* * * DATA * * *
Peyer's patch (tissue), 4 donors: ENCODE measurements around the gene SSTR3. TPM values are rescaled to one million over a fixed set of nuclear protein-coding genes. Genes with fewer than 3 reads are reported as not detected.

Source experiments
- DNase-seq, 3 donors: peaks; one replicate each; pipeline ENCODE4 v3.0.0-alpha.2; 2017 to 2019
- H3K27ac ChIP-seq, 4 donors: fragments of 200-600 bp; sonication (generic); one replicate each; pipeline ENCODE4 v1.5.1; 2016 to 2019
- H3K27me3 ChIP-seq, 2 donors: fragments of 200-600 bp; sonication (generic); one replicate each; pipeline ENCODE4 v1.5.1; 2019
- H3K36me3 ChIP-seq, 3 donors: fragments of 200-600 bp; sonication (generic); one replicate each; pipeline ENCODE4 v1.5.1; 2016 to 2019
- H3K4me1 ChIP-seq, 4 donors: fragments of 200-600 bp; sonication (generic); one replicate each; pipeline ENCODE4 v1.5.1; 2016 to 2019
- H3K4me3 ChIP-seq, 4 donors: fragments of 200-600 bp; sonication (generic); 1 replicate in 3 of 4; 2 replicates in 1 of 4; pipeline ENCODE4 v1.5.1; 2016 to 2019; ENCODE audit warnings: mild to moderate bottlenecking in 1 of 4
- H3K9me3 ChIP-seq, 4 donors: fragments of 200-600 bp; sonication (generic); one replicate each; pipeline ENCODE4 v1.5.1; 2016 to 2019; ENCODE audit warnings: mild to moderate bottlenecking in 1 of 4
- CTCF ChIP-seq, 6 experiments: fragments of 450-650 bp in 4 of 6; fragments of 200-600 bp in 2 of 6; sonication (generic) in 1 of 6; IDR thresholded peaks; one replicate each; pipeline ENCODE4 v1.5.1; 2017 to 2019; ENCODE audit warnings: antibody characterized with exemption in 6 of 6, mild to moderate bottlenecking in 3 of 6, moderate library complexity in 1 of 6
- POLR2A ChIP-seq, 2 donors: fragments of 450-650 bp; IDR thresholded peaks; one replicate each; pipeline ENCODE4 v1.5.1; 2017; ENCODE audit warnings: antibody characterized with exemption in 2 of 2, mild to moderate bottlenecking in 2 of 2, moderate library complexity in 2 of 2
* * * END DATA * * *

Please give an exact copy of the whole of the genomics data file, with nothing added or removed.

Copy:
Peyer's patch (tissue), 4 donors: ENCODE measurements around the gene SSTR3. TPM values are rescaled to one million over a fixed set of nuclear protein-coding genes. Genes with fewer than 3 reads are reported as not detected.

Source experiments
- DNase-seq, 3 donors: peaks; one replicate each; pipeline ENCODE4 v3.0.0-alpha.2; 2017 to 2019
- H3K27ac ChIP-seq, 4 donors: fragments of 200-600 bp; sonication (generic); one replicate each; pipeline ENCODE4 v1.5.1; 2016 to 2019
- H3K27me3 ChIP-seq, 2 donors: fragments of 200-600 bp; sonication (generic); one replicate each; pipeline ENCODE4 v1.5.1; 2019
- H3K36me3 ChIP-seq, 3 donors: fragments of 200-600 bp; sonication (generic); one replicate each; pipeline ENCODE4 v1.5.1; 2016 to 2019
- H3K4me1 ChIP-seq, 4 donors: fragments of 200-600 bp; sonication (generic); one replicate each; pipeline ENCODE4 v1.5.1; 2016 to 2019
- H3K4me3 ChIP-seq, 4 donors: fragments of 200-600 bp; sonication (generic); 1 replicate in 3 of 4; 2 replicates in 1 of 4; pipeline ENCODE4 v1.5.1; 2016 to 2019; ENCODE audit warnings: mild to moderate bottlenecking in 1 of 4
- H3K9me3 ChIP-seq, 4 donors: fragments of 200-600 bp; sonication (generic); one replicate each; pipeline ENCODE4 v1.5.1; 2016 to 2019; ENCODE audit warnings: mild to moderate bottlenecking in 1 of 4
- CTCF ChIP-seq, 6 experiments: fragments of 450-650 bp in 4 of 6; fragments of 200-600 bp in 2 of 6; sonication (generic) in 1 of 6; IDR thresholded peaks; one replicate each; pipeline ENCODE4 v1.5.1; 2017 to 2019; ENCODE audit warnings: antibody characterized with exemption in 6 of 6, mild to moderate bottlenecking in 3 of 6, moderate library complexity in 1 of 6
- POLR2A ChIP-seq, 2 donors: fragments of 450-650 bp; IDR thresholded peaks; one replicate each; pipeline ENCODE4 v1.5.1; 2017; ENCODE audit warnings: antibody characterized with exemption in 2 of 2, mild to moderate bottlenecking in 2 of 2, moderate library complexity in 2 of 2